Photograph, Alexander Maris 2009            
Whitelee is Europe’s largest active wind farm, with 140 turbines spread over 20 square miles of moorland plateau and peat bog, embracing Lochgoin Reservoir and Dunwan Dam, the heights of Drumdruff, Corse, Queenseat, Mid Hill and Green Hill. The site is fringed by another dominant influence on the Scottish wilderness landscape, commercial sitka forest.

Set only 9 miles from Glasgow, the turbines can be seen from the pavements of the city they power. Almost uniquely this wind-farm faces 'outwards', in terms of the community, as it has a popular visitor centre and offers various hobby pursuits, such as hiking, cycling and horse riding. The moor is also home to pipits, grouse, skylark and peewit.

Photograph, Alexander Maris 2009

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Photograph, Alexander Maris 2009

The concept of Whitelee defines the vision of a Renewable Scotland that the SNP made such major play on in the parliamentary elections of 2011. Alex Salmond's vision could not be more utopian in its ambition, in terms of energy, although he avoids the stubbornly problematic issues of the ownership of such utilities, and the land they are sited on:

'The move to renewable energy is fundamentally different from the move from wood to coal or coal to oil and gas. That was just moving from one limited form of carbon based energy to another. Renewable energy is different: the wind and the waves will be with us forever. Once we make that shift to renewable energy, there will be no going back. This is a pivotal turning point in human history, on a par with the move from hunter-gathering to settled agricultural communities or the discovery of the New World in 1492. The 19th century Foreign Secretary and Prime Minister, George Canning, talking of the liberation of Latin America, said that he had brought a New World into existence to redress the balance of the old. Now we must bring a new economy into existence to redress the balance of the old. And unlike the discovery of the New World of America, this New World of energy will be gained not by force and conquest but by innovation and ingenuity.'

Photograph, Alexander Maris 2009

Photograph, Alexander Maris 2009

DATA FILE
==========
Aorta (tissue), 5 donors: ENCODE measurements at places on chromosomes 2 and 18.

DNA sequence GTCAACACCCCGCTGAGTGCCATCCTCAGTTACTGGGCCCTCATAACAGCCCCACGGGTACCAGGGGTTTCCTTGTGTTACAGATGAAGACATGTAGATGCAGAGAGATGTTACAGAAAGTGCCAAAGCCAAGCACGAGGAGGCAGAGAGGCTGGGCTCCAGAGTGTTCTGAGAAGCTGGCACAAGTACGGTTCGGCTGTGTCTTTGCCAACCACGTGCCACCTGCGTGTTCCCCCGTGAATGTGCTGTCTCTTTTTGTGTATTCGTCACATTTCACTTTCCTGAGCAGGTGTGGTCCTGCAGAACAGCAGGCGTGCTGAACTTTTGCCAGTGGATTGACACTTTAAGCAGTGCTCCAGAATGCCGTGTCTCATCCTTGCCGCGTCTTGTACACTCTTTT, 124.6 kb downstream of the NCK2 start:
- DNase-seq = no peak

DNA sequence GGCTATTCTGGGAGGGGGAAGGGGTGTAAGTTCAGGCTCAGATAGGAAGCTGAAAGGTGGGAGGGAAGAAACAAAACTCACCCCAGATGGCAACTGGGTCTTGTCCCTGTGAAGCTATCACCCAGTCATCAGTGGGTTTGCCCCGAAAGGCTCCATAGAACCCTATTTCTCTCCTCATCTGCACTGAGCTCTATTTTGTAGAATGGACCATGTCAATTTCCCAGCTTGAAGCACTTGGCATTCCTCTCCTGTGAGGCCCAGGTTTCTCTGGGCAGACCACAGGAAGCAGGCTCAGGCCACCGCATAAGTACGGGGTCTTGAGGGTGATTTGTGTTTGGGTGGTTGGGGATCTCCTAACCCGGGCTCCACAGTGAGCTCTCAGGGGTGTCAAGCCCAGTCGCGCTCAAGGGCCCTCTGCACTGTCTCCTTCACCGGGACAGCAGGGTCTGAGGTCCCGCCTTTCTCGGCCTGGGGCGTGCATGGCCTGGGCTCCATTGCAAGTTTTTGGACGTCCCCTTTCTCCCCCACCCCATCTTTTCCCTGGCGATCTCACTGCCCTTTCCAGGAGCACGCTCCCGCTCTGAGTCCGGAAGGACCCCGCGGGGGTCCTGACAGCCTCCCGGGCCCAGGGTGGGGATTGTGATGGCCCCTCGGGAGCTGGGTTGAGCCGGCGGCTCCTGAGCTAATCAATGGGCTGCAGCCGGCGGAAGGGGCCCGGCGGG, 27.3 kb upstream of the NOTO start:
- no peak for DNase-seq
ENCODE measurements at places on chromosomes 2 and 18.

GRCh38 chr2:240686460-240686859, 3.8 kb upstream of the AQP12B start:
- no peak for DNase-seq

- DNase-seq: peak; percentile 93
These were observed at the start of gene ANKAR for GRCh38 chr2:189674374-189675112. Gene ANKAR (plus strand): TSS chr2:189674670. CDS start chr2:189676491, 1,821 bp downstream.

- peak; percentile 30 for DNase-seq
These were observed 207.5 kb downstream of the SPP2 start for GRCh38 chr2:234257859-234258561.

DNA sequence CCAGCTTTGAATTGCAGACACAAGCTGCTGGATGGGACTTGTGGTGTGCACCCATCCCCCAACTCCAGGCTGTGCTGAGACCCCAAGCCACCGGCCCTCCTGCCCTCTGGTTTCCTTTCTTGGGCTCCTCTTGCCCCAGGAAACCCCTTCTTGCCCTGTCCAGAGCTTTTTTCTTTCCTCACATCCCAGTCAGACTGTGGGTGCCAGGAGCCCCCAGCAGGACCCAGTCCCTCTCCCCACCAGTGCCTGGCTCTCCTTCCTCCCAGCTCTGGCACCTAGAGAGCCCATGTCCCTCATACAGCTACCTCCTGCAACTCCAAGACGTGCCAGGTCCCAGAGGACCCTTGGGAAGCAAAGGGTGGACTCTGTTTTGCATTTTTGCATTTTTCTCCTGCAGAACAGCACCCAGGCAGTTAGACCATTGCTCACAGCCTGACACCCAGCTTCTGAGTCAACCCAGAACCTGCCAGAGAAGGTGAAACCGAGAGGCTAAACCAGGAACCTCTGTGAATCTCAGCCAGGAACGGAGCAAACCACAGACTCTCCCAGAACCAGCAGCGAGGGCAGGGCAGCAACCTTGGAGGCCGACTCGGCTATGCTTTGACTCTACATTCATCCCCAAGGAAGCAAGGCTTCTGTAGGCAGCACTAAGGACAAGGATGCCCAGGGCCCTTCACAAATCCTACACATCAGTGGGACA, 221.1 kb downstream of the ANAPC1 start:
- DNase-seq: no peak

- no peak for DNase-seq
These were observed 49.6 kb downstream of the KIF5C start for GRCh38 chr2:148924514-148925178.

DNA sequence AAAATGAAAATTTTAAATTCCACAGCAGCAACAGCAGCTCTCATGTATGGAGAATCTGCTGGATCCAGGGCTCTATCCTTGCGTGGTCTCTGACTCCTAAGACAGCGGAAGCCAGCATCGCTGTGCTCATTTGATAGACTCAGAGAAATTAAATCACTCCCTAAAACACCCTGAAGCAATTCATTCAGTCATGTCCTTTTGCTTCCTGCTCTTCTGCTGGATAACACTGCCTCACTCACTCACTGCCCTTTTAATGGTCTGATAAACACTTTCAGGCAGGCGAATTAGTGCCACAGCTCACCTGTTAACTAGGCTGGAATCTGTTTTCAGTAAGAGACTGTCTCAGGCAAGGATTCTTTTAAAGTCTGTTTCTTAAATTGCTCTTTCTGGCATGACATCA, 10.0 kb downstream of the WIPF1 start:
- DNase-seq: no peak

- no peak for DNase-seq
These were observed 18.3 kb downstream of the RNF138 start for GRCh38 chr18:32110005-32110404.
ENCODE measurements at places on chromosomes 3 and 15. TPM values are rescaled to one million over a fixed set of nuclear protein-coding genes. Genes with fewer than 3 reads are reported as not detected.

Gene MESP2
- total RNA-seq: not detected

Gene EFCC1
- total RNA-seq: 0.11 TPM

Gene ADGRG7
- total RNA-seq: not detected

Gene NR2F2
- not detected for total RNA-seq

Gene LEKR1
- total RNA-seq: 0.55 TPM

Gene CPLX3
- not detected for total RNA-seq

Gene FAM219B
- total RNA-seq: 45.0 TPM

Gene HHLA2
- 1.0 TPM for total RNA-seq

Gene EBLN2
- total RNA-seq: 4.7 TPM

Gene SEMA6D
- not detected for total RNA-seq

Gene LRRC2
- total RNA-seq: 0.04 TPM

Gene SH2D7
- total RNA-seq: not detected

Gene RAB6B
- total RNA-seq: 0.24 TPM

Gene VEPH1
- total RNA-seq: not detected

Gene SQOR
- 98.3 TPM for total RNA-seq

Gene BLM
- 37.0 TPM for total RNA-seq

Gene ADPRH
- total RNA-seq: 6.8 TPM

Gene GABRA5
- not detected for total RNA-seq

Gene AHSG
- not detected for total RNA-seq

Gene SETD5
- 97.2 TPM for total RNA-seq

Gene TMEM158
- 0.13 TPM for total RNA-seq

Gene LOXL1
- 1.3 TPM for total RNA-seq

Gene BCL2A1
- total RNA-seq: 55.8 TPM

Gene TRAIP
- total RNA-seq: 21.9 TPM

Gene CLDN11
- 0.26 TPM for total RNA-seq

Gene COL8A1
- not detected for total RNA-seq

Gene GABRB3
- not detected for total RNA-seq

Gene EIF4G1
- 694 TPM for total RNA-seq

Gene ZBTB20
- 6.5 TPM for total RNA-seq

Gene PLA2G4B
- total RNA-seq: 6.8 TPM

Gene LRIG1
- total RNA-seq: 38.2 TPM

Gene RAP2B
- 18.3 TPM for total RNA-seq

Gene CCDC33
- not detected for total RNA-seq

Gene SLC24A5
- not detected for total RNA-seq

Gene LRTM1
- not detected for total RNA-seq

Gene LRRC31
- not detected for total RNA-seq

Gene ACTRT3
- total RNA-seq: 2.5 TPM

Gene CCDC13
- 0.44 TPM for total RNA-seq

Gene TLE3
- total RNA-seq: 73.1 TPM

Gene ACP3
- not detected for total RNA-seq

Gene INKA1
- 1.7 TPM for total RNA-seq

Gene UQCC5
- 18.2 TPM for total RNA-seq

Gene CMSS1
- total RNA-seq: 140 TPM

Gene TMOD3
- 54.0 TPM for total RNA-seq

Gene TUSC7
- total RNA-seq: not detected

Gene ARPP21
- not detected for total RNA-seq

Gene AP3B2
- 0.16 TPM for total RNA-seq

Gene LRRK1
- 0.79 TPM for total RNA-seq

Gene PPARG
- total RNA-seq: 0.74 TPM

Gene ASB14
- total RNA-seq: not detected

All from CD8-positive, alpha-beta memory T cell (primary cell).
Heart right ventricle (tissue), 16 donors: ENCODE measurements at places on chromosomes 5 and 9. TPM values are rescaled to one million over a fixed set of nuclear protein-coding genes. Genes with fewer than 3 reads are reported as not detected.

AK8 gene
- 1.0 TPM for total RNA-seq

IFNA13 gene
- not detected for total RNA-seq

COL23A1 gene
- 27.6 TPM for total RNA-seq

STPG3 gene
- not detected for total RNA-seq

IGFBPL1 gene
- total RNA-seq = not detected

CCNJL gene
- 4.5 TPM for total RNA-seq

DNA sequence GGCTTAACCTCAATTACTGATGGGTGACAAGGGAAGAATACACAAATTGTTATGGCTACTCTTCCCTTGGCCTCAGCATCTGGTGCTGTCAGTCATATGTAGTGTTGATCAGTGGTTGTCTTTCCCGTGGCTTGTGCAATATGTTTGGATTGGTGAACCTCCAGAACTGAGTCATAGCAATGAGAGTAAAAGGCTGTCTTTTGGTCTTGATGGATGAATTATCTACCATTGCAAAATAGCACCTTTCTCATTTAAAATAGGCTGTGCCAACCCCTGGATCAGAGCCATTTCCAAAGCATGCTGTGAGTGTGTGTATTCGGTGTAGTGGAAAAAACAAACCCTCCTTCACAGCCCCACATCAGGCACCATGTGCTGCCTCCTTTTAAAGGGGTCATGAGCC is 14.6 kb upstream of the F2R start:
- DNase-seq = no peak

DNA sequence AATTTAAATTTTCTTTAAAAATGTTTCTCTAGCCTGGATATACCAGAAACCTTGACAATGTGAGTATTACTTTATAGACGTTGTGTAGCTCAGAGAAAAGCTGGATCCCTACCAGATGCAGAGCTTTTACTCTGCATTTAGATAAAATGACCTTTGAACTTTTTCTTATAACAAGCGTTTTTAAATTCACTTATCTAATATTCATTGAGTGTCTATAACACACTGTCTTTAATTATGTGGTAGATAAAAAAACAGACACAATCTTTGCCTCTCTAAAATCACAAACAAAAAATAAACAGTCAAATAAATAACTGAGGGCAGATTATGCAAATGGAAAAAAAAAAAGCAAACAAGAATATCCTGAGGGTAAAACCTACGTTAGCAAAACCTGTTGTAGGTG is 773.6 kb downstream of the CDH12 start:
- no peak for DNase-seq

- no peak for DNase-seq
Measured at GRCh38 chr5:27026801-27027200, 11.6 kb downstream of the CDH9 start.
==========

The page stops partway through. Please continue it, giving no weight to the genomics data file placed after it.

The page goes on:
The ordinary human activities that take place every day under the towers of Whitelee perform a balancing act of their own. How improbable it would be for any of the dominant power complexes of the carbon age to associate themselves with leisure, access to wild nature, or indeed the encouragement of any form of human activity that isn't immediately productive of monetary value. Scuba diving under an oil platform? Geocaching in a nuclear power plant?

I wonder, were any of the hydro-electric schemes that had such an impact on the Scottish highlands in the 1950s and 1960s allied to land access,  or the creation of trails and rights of way?

Not since the peat-bog or the old hushes has a form of energy production suggested the potential of public access as a given; not that many wind farms currently follow Whitelee in this respect, but it remains clear that they could.

Will any of the multinational investors the SNP are so encouraged to see investing in Scottish renewables commit to this kind of social balance? The entire issue of land ownership and so-called 'wind-crofting' can become progressive forces for social change; equally, wind installations could become another regressive excuse for the exclusion of people from the landscape.

Alexander Maris photographs catch the eerie Tarkovskian atmosphere of the array of white towers, against the bleached bog grasses and dark heather of the moor.

This map is a helpful guide to the site (click to expand). 

Proposal for Whitelee

Alec Finlay, 2011; photograph by Alexander Maris, 2009  


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